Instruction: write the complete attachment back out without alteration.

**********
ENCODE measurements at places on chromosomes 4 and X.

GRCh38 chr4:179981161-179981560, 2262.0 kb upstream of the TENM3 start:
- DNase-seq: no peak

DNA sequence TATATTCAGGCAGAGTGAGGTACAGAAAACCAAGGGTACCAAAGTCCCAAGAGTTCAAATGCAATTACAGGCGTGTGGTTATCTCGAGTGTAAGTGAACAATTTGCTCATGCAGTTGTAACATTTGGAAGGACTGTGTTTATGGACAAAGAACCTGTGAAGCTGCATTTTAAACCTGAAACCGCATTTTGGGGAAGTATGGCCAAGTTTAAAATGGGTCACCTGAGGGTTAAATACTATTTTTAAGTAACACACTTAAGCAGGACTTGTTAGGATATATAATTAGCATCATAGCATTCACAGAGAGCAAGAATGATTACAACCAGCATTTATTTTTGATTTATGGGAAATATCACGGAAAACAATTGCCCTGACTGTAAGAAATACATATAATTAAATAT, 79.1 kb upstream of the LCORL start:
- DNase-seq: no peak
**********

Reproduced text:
ENCODE measurements at places on chromosomes 4 and X.

GRCh38 chr4:179981161-179981560, 2262.0 kb upstream of the TENM3 start:
- DNase-seq: no peak

DNA sequence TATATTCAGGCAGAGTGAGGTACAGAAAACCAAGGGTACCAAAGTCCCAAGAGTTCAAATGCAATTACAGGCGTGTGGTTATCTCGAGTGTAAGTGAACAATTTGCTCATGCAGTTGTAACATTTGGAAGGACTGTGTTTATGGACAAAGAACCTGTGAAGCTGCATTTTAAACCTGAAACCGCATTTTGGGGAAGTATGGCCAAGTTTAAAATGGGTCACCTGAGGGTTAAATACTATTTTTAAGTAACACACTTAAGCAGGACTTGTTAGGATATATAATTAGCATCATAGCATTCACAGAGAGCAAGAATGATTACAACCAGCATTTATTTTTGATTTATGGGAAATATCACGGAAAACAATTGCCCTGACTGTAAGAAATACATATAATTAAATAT, 79.1 kb upstream of the LCORL start:
- DNase-seq: no peak